Lester dominant in pitcher's duel at Wrigley


Early in the season, the bullpen and the offense picked up a starting rotation that sputtered at the start, but here in August and September, those roles have flipped. On Saturday, Jon Lester threw seven scoreless innings, and a hodgepodge of bullpen arms picked up the last six outs to give the Cubs a 1-0 win over the Reds.

A night after Cole Hamels threw 109 pitches in a quality start, Lester threw 108 and continued a strong stretch of starting pitching for Chicago. Reds starter Cody Reed struck out ten Cubs batters in five innings and kept them off of the board, and the competition served to bolster Lester's performance, according to manager Joe Maddon.

"Jonny typically gets better when he smells it. He made some really big pitches when he had to," Maddon said.

Lester had nine strikeouts of his own and kept the Reds to just four baserunners. In the top of the 6th inning, center fielder Billy Hamilton walked and then stole second, presenting a real scoring threat with just one out at the time. Willson Contreras' throw on the steal nearly wound up in center field, but shortstop Addison Russell snagged the ball behind second base in a play that probably changed the course of the game.

"That was the game changer, right there. That was huge. I think that’s a play that gets overlooked. If that ball goes to center field, he’s on third base with one out," Lester said. "That play that Addy made, it changes the game. It changes the whole aspect of that inning. You got one out, a guy on third base that can run, you’re going to probably concede that run more so than in any other instance just because of his speed."

Hamilton's speed is notoriously difficult to deal with, so if he had reached third on the throw, the Cubs would likely have gone in to the bottom of the 6th down 1-0. Instead, Contreras nabbed Hamilton trying to steal third in the next at bat and the inning ended harmlessly. And then in the bottom of the frame, Javy Baez scored from second on a hit and run with Contreras, who dumped an opposite field single into right.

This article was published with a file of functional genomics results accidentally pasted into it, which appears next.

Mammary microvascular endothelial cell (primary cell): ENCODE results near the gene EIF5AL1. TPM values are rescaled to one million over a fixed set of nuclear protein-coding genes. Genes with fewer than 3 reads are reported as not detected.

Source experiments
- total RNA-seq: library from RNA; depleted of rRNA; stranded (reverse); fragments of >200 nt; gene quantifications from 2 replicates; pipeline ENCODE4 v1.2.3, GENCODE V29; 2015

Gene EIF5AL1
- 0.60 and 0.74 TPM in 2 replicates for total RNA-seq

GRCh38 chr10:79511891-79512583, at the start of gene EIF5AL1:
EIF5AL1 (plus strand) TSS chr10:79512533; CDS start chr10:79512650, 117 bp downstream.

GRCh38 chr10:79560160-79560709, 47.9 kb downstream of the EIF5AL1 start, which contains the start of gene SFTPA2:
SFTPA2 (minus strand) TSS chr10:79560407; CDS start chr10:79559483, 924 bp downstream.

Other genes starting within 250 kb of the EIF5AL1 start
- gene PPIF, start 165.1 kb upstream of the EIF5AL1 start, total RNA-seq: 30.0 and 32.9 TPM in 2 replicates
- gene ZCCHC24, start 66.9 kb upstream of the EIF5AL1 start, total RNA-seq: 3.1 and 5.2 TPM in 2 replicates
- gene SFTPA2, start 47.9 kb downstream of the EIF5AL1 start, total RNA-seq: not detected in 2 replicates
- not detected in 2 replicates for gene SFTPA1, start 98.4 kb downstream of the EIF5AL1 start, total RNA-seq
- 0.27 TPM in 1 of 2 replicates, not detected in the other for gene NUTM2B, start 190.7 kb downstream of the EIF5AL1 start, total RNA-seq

Russell said that the play backing up second was just a part of the defensive philosophy of the team.

"If a play is going on and someone is standing still, they’re doing the wrong thing. There’s a job to be done every single play," Russell said. "Me being a middle infielder, I have a lot of jobs, a lot of responsibilities, and backing up is one of them."

Lester was done for the afternoon an inning later, and up just a run, Maddon again had to choose his closer du jour to finish the game. After Justin Wilson pitched a clean 8th inning, Maddon went with the matchups for the 9th.

Jesse Chavez got Scooter Gennett to fly out for the first out and then gave up a single to Jose Peraza. For the second out, Randy Rosario got Joey Votto to fly out deep to center, and then Steve Cishek needed just one pitch to get Eugenio Suarez out on a broken-bat grounder to third.

"That 9th inning, they were set up in a manner that we could do what we did," Maddon said.  

Near the end of their 30-game stretch without a day off, the Cubs are finding ways to scratch out wins, and much of that has been because they're getting quality starting pitching. Maddon eased his starters in during the first half of the season, and as he has done in the past, he's been leaning on them more heavily down the stretch.

"You don’t feel so badly right now giving them the opportunity to go a little bit deeper. The starters right now are really important to us," Maddon said. "In the beginning of the year the bullpen really picked them up. Right now it’s their turn to pick up the bullpen. The more innings they can pile up, it makes it somewhat easier to put the last innings of the games together."

Lester is having one of the better seasons of his career, now at 16-6 with a 3.43 ERA. At 34, he said that games like Saturday's are a product of his growth as a pitcher. His younger self might have relied too heavily on stuff and velocity. Since coming to the Cubs in 2015, he's honed his gameplanning, he said.

"We do a good job of zoning in on guys’ weaknesses. I’ll take the me over the younger me any day. Back then I didn’t have a rhyme or reason why things worked," Lester said. "Now I have a rhyme and reason, and we spend some time talking about it and try to go out and execute it."

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